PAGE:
September weekends in Laramie are a time for outdoor live music, dancing in the street and enjoying that perfect end-of-summer weather that rolls into the Gem City right about now.
This year, the Fermentation Festival has expanded its annual event to include music, drinks and food from 3-8 p.m. Saturday on Fourth Street between Grand Avenue and Garfield Street. Vendors will have different types of fermented foods and beverages among their offerings, such as bread, yogurt, cheese and, yes, beer.
“We’re making a microbe menu,” said organizer Rene Williams. “We’re trying to make it really fun way to eat art.”
Proceeds from the festival will benefit Science Loves Art and its mission to distribute art kits to kids across Wyoming.
“This is our big fundraiser for the year,” said Williams, who is also the CEO of Science Loves Art.
Past Fermentation Festivals have been indoor affairs in Williams’ Fourth Street Studios, but she decided to move things outdoors this year. Because other community events are laying low, she expanded hers to fill the void.
“We got the idea of doing something outside that would get the community together in a safe way,” she said.
Williams worked with local health officials to design the event. Attendance is limited to 250 people, who will need tickets to get in. Tickets are available online or at the door for a donation of any amount. Masks will be required for people standing in line to order food. Otherwise, attendees can spread out to enjoy the music.
“This is a place for people to be safe and have fun,” she said.
The musical line-up includes Cousin Flamingo, Mantisgrove and Hunter Hicks playing from 3:30-7:30 p.m. During the event, Fourth Street will be closed to vehicle traffic from Grand Avenue to Garfield Street.
Also during the festival, several local artists will be working on a mural on the fence along the north side of the Fourth Street Studios property. Emma Adams, Amanda Kuster, Jennifer Power and Adam Skadsen will be painting the microbe-themed mural. They were selected in collaboration with Laramie Public Art Coalition.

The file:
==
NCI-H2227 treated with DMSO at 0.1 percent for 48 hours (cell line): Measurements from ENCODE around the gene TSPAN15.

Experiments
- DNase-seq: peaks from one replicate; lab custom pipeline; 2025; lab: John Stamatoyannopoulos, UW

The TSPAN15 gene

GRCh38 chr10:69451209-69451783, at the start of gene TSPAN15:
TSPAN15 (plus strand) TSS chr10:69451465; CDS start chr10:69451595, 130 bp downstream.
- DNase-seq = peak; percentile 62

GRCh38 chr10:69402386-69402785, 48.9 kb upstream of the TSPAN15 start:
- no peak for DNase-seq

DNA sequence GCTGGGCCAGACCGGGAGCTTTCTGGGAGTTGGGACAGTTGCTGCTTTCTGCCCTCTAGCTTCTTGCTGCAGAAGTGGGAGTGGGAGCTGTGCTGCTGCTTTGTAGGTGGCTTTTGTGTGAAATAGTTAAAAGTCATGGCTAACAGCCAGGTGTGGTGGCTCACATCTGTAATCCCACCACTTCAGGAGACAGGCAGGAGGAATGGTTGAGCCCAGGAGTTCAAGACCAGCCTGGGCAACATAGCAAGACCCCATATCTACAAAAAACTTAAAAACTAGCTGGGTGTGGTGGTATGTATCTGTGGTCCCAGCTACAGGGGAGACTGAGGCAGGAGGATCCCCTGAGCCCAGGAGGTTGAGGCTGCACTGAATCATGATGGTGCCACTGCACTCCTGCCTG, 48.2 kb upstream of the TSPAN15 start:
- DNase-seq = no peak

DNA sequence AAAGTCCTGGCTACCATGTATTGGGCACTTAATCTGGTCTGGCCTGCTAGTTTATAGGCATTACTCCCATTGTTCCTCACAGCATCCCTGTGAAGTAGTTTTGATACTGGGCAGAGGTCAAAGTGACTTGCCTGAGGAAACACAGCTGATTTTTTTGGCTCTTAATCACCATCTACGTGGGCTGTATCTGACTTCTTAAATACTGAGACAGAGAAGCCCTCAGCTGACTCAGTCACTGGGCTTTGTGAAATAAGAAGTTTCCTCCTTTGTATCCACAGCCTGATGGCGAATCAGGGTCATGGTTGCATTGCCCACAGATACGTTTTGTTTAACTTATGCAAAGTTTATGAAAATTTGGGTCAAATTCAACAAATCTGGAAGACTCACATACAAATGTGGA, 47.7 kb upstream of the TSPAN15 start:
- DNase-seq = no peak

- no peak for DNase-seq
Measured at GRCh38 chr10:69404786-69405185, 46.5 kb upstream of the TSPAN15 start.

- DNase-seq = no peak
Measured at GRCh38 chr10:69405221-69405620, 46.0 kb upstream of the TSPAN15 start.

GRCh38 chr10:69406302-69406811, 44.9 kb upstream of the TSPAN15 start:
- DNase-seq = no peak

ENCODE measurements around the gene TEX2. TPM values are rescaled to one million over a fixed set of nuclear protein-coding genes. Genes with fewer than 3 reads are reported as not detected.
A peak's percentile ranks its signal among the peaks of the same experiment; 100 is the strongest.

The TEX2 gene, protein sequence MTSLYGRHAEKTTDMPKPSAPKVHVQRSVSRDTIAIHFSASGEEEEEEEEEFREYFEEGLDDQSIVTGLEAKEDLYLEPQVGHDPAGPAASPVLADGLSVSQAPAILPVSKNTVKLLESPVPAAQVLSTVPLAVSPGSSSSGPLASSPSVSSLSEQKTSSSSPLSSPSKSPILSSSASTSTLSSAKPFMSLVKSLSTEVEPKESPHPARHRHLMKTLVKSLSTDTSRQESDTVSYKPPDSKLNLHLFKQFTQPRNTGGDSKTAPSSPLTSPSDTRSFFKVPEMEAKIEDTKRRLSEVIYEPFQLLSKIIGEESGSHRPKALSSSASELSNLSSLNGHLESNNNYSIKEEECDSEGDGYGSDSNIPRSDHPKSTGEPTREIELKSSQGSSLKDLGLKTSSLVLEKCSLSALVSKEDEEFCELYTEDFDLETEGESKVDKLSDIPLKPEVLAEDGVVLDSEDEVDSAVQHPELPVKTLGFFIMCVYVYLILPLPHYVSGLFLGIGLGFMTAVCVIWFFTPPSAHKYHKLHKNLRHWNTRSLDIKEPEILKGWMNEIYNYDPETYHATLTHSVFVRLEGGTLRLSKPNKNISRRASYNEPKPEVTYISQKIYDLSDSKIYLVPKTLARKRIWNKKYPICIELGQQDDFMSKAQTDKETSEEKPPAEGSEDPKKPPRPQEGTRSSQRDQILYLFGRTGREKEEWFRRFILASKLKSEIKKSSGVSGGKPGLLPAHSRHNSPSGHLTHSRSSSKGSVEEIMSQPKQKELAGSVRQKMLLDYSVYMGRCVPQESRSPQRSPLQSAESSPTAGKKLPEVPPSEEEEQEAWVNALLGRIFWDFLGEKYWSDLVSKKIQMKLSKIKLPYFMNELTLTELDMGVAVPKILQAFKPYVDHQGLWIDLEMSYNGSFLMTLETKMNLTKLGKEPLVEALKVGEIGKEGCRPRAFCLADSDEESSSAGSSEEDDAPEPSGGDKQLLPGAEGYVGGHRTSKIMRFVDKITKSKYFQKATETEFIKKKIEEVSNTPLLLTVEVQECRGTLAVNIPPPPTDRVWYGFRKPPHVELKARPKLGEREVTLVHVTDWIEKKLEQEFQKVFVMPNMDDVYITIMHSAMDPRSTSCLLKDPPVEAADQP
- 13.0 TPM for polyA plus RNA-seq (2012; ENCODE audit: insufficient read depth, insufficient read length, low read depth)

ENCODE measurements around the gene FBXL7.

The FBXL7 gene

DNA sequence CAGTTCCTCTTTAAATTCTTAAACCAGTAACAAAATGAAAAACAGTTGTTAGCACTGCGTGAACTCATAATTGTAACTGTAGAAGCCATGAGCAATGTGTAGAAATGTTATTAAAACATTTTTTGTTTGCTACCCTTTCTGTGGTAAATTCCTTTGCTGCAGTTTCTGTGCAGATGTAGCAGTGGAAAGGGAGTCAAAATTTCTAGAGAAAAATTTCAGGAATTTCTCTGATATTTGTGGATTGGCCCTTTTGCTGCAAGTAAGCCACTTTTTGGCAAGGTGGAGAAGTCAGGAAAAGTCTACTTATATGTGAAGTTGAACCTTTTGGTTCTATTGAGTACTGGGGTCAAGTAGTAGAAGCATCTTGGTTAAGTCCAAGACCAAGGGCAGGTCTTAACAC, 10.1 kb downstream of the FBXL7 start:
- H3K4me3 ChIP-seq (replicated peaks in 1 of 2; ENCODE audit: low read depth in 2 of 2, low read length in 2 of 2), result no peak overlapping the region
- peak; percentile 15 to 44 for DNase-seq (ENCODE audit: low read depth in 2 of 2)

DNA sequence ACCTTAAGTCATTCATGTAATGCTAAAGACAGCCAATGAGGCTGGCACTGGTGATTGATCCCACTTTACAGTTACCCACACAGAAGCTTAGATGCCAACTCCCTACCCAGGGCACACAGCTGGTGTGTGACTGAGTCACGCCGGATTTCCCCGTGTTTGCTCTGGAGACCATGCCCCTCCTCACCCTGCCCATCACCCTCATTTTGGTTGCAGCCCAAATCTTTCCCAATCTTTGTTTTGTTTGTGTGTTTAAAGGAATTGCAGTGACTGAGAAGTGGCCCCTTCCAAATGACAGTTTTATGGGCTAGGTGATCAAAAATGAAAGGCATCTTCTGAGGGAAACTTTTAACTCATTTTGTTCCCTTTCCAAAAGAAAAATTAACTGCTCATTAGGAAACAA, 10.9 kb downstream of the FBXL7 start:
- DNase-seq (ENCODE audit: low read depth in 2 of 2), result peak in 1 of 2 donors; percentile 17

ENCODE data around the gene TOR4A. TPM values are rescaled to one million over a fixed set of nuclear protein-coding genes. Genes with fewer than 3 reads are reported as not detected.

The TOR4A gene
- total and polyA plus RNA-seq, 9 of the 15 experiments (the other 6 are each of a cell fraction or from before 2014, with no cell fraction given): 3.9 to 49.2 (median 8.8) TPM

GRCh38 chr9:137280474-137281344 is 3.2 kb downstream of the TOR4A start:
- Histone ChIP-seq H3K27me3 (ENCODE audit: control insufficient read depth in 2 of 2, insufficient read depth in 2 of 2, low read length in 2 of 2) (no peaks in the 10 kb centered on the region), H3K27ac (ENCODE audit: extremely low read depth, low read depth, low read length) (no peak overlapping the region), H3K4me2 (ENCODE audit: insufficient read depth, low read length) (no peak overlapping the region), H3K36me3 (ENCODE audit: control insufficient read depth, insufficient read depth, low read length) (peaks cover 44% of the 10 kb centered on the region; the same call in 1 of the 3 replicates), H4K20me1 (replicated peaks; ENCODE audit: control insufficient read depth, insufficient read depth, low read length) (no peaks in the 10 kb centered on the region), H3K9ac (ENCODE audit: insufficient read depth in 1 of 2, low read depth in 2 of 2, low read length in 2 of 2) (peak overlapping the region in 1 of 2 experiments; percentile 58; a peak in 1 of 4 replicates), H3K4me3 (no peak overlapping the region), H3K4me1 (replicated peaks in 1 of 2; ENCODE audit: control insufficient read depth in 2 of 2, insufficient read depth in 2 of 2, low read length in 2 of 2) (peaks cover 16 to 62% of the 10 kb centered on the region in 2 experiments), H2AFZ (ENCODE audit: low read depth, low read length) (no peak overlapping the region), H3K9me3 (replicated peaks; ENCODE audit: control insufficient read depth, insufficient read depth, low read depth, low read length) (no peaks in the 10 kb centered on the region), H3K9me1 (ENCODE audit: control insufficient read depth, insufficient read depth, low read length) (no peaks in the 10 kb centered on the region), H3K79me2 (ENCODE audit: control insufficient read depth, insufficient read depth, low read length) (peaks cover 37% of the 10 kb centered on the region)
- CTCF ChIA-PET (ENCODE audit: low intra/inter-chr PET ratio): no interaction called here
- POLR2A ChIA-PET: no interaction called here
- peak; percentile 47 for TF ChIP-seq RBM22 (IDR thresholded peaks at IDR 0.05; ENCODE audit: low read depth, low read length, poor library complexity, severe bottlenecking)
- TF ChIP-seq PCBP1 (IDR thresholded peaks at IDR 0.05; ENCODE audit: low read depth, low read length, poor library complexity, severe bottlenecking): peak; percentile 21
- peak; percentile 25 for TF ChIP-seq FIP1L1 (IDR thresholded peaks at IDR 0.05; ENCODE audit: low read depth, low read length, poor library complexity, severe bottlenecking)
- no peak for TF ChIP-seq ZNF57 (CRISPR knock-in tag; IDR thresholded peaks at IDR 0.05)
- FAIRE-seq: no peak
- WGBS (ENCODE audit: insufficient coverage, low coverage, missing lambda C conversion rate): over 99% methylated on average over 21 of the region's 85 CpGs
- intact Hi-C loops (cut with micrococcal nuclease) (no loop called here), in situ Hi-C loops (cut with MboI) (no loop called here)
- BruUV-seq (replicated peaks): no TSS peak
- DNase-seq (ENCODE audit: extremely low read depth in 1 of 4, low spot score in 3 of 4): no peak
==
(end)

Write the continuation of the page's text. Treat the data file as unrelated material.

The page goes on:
Science Loves Art was created in 2017 as part of grant from the National Science Foundation with the aim of using art as an outreach tool to communicate scientific research. The purpose of the grant is to study the microbial array across Wyoming, thus Science Loves Art is using microbes as its artistic inspiration.
“For the last three years, we’ve been using the microbe link to art through art kits that we’ve been creating,” she said.
Microbes perform many functions critical to healthy air, water, soil and even humans, such as decomposition and fermentation.
Last year, Science Loves Art distributed 2,500 art kits to Wyoming kids, with a focus on rural and isolated areas. This year, Williams is hoping to create and distribute 4,000 kits.
“We’ve got such a high demand this year,” she said.
Another long-standing local event, the NU2U Street Dance and Costume Party, would have taken place this weekend as well. But organizers Chelsea and Rob Harder decided to put off the 10th-anniversary edition until next year.
“We’ll bring it back when it makes sense,” Chelsea Harder said.
NU2U donates proceeds from that event to a local nonprofit. Harder said they will instead run an in-store fundraiser through the month of September, with a beneficiary to be determined.
“(Customers) will have the opportunity at checkout out to do a small donation with their purchase,” she said.